People overclaiming work-related expenses, accountants encouraging clients to engage in illegal behaviour, and businesses using technology to hide their sales will be the targets of a renewed effort by the Tax Office that the federal government hopes will bring in an extra $1.2 billion in revenue.
The ATO has confirmed an extra $111 million in funding, contained in the mid-year budget update, will go towards extending efforts to collect personal income tax and boosting its campaign focused on the shadow economy.
The federal government hopes to raise an extra $1.2 billion in income tax through a crackdown on personal income tax collections and the shadow economy.Credit:John Woudstra
Since the 2018-19 budget, the federal government has poured extra money into the Tax Office to both tighten scrutiny around personal income tax returns and the shadow economy. The ATO estimates there is up to $11 billion a year in missing taxes due to economic activity outside the law.
That extra funding to the ATO was due to end in the middle of next year, but Treasurer Josh Frydenberg used the mid-year update to extend the work another 12 months.
The Tax Office will target the overclaiming of deductions, including work-related expenses. In 2018-19, the latest year for which data is available, almost 8.9 million Australians claimed work-related expenses at an average of $2331 per person.
The ATO will also focus on investors who did not pay the right amount of capital gains tax or tax on rental properties, tax agents who “game the same” and encourage their clients towards illegal behaviour, and omitted income such as that from overseas or distributed through partnership trusts.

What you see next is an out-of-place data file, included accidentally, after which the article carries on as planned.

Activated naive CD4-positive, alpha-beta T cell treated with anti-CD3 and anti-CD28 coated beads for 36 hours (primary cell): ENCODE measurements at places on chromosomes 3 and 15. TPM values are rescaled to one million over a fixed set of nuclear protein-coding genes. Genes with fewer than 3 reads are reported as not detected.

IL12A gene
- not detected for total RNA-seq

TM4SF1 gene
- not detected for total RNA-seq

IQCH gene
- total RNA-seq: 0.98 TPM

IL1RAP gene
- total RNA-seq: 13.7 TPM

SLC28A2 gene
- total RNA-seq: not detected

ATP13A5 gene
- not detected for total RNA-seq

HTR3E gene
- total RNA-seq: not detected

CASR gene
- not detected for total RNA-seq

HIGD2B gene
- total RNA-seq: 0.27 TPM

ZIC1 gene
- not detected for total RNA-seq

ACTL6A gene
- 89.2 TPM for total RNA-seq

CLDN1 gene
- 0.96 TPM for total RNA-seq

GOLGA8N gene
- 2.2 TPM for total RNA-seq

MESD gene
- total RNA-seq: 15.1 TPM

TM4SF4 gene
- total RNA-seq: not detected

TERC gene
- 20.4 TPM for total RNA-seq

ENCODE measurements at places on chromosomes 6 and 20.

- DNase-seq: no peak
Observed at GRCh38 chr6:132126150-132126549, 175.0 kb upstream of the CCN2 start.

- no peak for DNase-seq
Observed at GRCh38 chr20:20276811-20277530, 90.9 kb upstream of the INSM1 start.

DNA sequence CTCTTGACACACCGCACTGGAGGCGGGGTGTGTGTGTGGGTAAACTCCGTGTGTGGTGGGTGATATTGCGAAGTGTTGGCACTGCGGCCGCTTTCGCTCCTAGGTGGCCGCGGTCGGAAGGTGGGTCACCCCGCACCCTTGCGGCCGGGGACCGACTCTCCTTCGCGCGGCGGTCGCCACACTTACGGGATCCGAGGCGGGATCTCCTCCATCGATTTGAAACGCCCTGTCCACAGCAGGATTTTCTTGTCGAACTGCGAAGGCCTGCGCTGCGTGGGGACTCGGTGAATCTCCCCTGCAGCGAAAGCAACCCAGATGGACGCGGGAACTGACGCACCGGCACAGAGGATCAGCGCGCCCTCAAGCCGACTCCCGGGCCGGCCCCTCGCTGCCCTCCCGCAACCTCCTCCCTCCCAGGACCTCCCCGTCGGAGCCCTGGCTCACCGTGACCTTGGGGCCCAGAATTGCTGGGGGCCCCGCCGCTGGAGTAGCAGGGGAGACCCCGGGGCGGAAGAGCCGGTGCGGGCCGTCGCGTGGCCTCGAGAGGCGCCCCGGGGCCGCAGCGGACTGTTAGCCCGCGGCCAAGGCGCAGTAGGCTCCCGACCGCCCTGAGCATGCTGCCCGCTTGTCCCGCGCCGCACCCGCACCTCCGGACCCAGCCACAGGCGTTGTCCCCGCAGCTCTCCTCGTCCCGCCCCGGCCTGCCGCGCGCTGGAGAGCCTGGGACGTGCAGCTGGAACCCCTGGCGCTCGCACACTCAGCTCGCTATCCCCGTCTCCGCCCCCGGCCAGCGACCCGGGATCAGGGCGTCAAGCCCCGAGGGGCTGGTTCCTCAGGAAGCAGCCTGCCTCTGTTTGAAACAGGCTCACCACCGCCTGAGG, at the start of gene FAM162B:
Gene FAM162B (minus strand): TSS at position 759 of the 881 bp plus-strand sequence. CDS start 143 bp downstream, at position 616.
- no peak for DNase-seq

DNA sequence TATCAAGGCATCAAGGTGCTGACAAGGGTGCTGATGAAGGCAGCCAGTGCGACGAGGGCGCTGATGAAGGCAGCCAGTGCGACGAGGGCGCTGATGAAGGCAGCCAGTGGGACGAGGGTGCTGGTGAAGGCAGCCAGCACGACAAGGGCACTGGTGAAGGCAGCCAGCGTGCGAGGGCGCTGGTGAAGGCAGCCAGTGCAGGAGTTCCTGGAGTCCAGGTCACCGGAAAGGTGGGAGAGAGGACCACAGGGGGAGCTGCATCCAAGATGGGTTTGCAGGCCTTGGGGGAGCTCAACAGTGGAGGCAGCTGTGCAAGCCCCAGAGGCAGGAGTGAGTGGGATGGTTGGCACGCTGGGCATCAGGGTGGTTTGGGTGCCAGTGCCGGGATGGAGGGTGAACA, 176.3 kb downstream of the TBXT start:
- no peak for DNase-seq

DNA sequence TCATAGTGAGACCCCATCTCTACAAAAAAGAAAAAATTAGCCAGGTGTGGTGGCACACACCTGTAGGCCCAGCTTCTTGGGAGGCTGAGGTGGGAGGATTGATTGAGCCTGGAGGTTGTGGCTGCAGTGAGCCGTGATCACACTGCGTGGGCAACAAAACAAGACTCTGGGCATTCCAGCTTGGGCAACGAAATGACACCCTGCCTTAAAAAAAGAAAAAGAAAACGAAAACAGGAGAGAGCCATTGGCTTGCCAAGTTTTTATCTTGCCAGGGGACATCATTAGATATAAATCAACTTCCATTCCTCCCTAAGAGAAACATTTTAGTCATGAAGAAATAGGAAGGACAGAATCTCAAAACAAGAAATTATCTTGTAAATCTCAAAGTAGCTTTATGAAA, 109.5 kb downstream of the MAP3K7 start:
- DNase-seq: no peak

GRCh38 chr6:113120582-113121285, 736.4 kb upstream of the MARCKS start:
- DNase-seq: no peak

“Whilst most Australians attempt to pay the right amount of tax, this funding will allow us to focus on those high-risk taxpayers through audit and reviews to ensure they are meeting their obligations,” a spokesperson for the ATO said.
Part of the extra $111 million in funding will go into boosting compliance across the shadow economy.
Since 2018, the ATO has raised more than $2.9 billion in tax liabilities, largely by bringing undeclared income into the tax system and by pursuing operations that have failed to lodge tax returns.
The extra funding will allow the ATO to continue targeting existing and emerging shadow economy activities. This includes the digital shadow economy, with the ATO considering how to apply penalties where a business is found to use banned “electronic sales suppression tools”.
These can be either software or used with hardware such as a USB. They allow it to illegally reduce the value of sales transactions or delete them altogether without leaving a record in the system. They both reduce profit levels (avoiding company tax) and GST collections. Laws were passed in 2018 to make it illegal to supply, produce or use these tools.
The ATO said the community was less tolerant of shadow income, with the number of referrals to its tip-off line increasing.
“The COVID-19 pandemic was an incentive for many businesses to come back into the system, as stimulus payments were designed so that you couldn’t access them without being in the system,” a spokesperson said.
“We want businesses to stay in the system, but we are concerned that as the economy improves, some businesses may consider that re-entering the shadow economy is business-as-usual. We remain alert to this.”
Apart from raising an estimated $1.2 billion in overall receipts, Treasury believes the states and territories will get a $187.7 million boost over the forward estimates via higher GST revenues.
Despite COVID-19, the government is expecting to collect a record $239 billion in personal income tax this financial year and $100 billion in company tax.
The extra revenue will make a small inroad into a budget deficit that this year is expected to edge down to $98.9 billion while gross debt is forecast to reach a record $1.2 trillion by 2024-25.
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